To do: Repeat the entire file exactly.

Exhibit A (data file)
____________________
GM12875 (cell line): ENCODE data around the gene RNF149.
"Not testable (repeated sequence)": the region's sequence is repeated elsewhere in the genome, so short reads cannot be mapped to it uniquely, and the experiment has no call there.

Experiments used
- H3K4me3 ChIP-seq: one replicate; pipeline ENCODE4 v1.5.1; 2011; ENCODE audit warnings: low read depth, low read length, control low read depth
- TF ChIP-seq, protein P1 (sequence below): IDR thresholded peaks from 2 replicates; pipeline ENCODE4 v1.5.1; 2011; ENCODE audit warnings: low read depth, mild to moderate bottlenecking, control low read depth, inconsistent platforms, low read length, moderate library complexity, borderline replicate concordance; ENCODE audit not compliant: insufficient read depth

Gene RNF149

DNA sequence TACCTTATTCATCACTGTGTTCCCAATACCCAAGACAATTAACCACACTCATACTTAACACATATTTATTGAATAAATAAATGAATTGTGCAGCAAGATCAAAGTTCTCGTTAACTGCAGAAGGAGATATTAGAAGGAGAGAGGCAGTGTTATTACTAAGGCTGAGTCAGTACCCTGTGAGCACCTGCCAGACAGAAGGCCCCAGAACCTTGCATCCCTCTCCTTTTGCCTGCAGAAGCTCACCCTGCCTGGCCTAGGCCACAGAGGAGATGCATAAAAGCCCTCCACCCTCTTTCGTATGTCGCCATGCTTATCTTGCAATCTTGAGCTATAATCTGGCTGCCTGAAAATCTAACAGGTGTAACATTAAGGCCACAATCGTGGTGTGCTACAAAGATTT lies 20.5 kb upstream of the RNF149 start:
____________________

GM12875 (cell line): ENCODE data around the gene RNF149.
"Not testable (repeated sequence)": the region's sequence is repeated elsewhere in the genome, so short reads cannot be mapped to it uniquely, and the experiment has no call there.

Experiments used
- H3K4me3 ChIP-seq: one replicate; pipeline ENCODE4 v1.5.1; 2011; ENCODE audit warnings: low read depth, low read length, control low read depth
- TF ChIP-seq, protein P1 (sequence below): IDR thresholded peaks from 2 replicates; pipeline ENCODE4 v1.5.1; 2011; ENCODE audit warnings: low read depth, mild to moderate bottlenecking, control low read depth, inconsistent platforms, low read length, moderate library complexity, borderline replicate concordance; ENCODE audit not compliant: insufficient read depth

Gene RNF149

DNA sequence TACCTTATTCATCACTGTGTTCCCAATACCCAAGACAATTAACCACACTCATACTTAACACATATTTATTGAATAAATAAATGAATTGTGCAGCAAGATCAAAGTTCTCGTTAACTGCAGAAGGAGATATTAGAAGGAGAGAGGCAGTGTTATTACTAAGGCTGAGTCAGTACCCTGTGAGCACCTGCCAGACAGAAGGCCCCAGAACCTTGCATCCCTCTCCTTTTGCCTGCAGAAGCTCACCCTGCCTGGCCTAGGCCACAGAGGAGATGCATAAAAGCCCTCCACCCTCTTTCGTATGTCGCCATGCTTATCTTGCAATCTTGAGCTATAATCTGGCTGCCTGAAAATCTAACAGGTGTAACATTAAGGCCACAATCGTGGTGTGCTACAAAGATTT lies 20.5 kb upstream of the RNF149 start: